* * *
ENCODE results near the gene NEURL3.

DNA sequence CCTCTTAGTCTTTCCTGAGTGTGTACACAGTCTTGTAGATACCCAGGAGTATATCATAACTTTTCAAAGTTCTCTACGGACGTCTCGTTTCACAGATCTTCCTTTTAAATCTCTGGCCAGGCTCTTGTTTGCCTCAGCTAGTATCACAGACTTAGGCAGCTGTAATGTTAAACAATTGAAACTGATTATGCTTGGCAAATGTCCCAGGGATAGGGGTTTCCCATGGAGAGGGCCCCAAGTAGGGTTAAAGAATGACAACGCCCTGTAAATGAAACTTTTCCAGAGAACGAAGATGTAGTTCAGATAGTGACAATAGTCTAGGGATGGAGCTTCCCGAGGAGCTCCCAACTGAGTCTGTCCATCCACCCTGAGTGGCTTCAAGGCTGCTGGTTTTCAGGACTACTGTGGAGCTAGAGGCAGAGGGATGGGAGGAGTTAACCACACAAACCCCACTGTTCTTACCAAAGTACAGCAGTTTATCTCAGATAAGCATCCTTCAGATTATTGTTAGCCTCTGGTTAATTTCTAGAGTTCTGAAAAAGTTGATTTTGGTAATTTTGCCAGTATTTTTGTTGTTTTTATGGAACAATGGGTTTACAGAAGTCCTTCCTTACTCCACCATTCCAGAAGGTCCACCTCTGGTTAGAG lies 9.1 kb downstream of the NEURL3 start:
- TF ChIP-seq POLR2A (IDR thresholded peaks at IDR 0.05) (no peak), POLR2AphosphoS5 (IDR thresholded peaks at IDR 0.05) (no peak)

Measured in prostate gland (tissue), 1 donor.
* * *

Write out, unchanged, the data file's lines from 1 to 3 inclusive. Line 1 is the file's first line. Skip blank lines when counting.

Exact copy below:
ENCODE results near the gene NEURL3.

DNA sequence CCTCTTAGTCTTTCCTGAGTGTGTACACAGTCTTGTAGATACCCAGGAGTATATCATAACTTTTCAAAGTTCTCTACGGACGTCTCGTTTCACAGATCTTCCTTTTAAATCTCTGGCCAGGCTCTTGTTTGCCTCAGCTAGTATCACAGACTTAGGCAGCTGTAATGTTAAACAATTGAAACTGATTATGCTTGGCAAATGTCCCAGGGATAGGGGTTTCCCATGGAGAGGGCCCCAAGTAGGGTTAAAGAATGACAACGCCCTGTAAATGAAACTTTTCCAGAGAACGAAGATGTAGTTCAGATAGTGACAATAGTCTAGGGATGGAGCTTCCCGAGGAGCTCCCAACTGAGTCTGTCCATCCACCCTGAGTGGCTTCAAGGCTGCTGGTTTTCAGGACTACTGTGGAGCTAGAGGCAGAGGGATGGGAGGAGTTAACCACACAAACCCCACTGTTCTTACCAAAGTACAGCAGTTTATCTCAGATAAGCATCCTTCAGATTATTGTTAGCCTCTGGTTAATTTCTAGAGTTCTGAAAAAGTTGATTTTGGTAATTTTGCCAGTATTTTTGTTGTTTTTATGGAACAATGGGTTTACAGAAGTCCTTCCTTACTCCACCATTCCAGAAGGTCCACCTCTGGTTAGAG lies 9.1 kb downstream of the NEURL3 start:
- TF ChIP-seq POLR2A (IDR thresholded peaks at IDR 0.05) (no peak), POLR2AphosphoS5 (IDR thresholded peaks at IDR 0.05) (no peak)